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Conference of Delegates incorporates as new group

In the latest step toward separation from the State Bar, the Conference of Delegates of California Bar Associations incorporated last month as a nonprofit corporation to replace the existing Conference of Delegates.

A task force overseeing the conference's future also accepted several proposals to govern the new body's method of collecting dues, sharing expenses at the bar's annual meeting and how its resolutions will be considered for inclusion in the bar's legislative program. The proposals go to the board of governors by late summer.

In addition, the new CDCBA began contract negotiations with the bar to establish a new relationship between the two.

The latest developments move the conference closer to its anticipated formal split from the bar, giving it the independence it desires while at the same time protecting the bar from the kind of political fallout which has resulted from some controversial positions taken by the conference in past years.

The newly incorporated CDCBA has as its purpose "to provide an educational forum for local and specialty bar associations throughout the state of California to propose and debate matters concerning the advancement of the science of jurisprudence and the improvement of the administration of justice" in California.

Senate approves UPL bill

A bill to boost the punishment of non-lawyers who practice law without a license was approved last month in the California Senate by a vote of 27-6. SB 1459, sponsored by Sen. Gloria Romero, D-Los Angeles, and backed by State Bar President Karen Nobumoto, makes a misdemeanor conviction of UPL punishable by up to a year in county jail and a $1,000 fine, or both. The bill also adds 90 days in jail for subsequent convictions.

Under existing law, a disbarred or suspended attorney who practices law can be charged with a felony, but a non-lawyer faces only a misdemeanor.

When SB 1459 was introduced, it would have created a wobbler - an offense that can be charged as a felony or a misdemeanor - for non-lawyers with more than one UPL conviction. However, because felonies carry "Three Strikes" implications, the bill faced resistance from some lawmakers who are reluctant to create new non-violent felony law. It was amended to increase the penalty for a misdemeanor UPL conviction.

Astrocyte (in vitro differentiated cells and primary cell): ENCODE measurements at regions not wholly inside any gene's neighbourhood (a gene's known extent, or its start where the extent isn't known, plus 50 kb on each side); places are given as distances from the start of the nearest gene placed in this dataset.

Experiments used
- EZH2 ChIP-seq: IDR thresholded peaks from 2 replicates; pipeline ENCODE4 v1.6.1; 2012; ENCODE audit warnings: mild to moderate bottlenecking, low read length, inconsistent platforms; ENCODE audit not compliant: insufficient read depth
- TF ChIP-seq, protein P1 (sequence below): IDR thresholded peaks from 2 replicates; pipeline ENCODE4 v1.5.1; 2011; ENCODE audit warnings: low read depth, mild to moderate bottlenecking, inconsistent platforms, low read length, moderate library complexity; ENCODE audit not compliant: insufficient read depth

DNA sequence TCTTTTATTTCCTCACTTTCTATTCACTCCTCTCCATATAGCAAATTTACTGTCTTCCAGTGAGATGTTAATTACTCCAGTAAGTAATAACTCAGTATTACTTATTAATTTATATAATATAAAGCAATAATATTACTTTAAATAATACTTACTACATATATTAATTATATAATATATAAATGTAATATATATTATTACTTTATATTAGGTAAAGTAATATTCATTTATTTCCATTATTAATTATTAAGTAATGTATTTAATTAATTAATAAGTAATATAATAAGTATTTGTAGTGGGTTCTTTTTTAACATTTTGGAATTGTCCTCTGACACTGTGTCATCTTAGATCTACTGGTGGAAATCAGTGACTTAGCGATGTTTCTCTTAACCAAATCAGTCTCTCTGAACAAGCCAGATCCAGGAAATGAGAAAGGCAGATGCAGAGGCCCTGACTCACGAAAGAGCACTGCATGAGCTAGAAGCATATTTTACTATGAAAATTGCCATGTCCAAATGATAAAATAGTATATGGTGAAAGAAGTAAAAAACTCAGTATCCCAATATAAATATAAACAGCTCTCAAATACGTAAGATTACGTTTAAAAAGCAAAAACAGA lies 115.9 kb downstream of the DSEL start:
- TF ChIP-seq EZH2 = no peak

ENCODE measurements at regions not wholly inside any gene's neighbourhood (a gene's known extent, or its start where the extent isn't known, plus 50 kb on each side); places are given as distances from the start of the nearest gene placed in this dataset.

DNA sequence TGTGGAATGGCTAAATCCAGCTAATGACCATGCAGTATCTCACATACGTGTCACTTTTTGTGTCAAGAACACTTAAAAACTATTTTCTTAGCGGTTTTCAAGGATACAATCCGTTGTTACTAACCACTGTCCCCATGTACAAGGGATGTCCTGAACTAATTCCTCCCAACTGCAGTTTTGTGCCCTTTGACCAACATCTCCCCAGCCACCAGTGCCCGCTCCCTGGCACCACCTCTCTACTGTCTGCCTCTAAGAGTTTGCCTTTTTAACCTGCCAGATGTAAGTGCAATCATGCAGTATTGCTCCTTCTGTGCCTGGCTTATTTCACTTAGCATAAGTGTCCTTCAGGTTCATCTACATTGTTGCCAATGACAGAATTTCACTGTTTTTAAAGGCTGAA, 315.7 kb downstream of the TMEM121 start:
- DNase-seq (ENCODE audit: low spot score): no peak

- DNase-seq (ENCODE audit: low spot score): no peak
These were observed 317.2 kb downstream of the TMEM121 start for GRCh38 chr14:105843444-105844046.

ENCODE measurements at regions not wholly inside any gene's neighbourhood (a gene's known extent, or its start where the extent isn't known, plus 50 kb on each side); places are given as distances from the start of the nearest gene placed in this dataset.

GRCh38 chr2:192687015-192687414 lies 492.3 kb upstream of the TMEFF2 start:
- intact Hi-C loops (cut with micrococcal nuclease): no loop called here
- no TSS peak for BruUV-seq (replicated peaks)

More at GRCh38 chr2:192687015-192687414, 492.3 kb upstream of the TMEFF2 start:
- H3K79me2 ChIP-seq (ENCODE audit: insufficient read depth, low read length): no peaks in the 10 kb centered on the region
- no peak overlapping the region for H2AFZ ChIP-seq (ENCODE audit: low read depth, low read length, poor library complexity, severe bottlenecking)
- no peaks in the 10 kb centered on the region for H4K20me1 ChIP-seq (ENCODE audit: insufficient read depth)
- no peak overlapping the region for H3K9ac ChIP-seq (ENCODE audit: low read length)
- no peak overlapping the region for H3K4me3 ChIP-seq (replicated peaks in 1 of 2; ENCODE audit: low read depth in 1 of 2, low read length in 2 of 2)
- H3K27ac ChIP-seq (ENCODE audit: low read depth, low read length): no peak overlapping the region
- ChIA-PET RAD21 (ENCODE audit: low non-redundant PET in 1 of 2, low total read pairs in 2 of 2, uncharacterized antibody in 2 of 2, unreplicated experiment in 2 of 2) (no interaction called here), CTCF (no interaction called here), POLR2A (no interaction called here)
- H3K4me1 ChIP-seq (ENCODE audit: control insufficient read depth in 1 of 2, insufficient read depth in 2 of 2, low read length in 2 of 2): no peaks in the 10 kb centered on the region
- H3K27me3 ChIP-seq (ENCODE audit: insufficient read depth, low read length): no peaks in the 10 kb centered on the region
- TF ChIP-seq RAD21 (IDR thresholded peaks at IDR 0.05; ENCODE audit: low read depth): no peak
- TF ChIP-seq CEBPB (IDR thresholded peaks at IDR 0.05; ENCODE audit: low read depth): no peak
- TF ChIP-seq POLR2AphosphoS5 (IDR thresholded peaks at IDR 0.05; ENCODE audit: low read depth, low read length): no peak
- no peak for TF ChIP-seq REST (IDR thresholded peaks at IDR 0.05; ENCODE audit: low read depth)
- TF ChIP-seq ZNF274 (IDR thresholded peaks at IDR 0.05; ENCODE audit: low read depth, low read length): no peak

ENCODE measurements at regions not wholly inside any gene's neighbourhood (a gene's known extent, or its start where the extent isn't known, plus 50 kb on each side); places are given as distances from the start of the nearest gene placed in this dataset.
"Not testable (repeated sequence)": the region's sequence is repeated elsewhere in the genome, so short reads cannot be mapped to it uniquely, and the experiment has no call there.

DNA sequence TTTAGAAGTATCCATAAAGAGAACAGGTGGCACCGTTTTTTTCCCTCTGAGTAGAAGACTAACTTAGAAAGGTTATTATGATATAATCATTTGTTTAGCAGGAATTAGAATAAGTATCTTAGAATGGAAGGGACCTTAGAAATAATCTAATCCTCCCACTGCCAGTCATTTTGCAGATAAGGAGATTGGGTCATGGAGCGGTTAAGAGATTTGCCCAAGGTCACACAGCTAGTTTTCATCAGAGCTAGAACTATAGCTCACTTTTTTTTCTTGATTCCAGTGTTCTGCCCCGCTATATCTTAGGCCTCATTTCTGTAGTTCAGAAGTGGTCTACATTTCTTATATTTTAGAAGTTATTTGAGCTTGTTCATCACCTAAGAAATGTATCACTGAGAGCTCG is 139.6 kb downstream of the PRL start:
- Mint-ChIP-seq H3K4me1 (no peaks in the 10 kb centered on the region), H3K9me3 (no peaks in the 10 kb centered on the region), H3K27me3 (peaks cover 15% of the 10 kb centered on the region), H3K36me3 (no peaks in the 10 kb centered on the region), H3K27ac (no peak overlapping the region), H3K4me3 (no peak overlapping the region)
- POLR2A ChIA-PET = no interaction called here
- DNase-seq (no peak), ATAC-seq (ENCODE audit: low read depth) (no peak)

Nobumoto, a deputy district attorney in Los Angeles, has spotlighted UPL as a serious problem in the immigrant community in particular, where unscrupulous non-lawyers prey on people who speak limited English, presenting themselves as immigration consultants or legal advisors.

Morrison & Foerster honored for pro bono work

In recognition of its longstanding commitment to pro bono activities and its efforts to support creation of the California Access to Justice Commission, Morrison & Foerster LLP will receive the ABA's 2002 Pro Bono Publico Award next month.

Nominated by the State Bar of California, the firm contributed more than 73,000 hours of pro bono work in 2001, totaling more than 5 percent of its billable hours. The Bay Area offices alone produced more than 36,000 pro bono hours, which equates to 100 hours per attorney.

Several Morrison & Foerster lawyers have played leadership roles in legal services positions in California and also have been leaders in the national effort to support legal services to the poor. The bar's nomination papers emphasized the firm's work in the 1997 creation of the Access to Justice Commission, particularly the efforts of Jack Londen and former partner and now Los Angeles Superior Court Judge Laurie Zelon, who both have chaired the group.

The commission distributed $30 million in state funds over the past three years to legal services programs and a $10 million annual appropriation remains in the state budget. Commission efforts also have resulted in the inclusion of access to justice issues in judicial training events and a statewide language access project.

The bar noted that after it had to shut down most of its operations in 1998, Morrison attorneys took over sponsorship of meetings and undertook successful fundraising to support the commission during the bar hiatus. "Were it not for that support," the bar said, "the commission may have lost critical momentum right at the outset."

Southwestern professor will receive ABA award

Myrna Sharon Raeder, a Southwestern University School of Law professor since 1979, is one of five women who will receive the 2002 Margaret Brent Women Lawyers of Achievement Award from the ABA's Commission on Women in the Profession next month.

Raeder has written and lectured extensively on gender bias in prosecuting, sentencing and the corrections system for women, and she helped create the university's part-time law degree program for mothers.

President of the National Association of Women Lawyers from 1994 to 1996, Raeder also served as the first woman president of the ABA's criminal justice section in 1998.

The Margaret Brent awards honor outstanding women lawyers who have achieved professional excellence in their area of specialty and have actively paved the way to success for other women lawyers.

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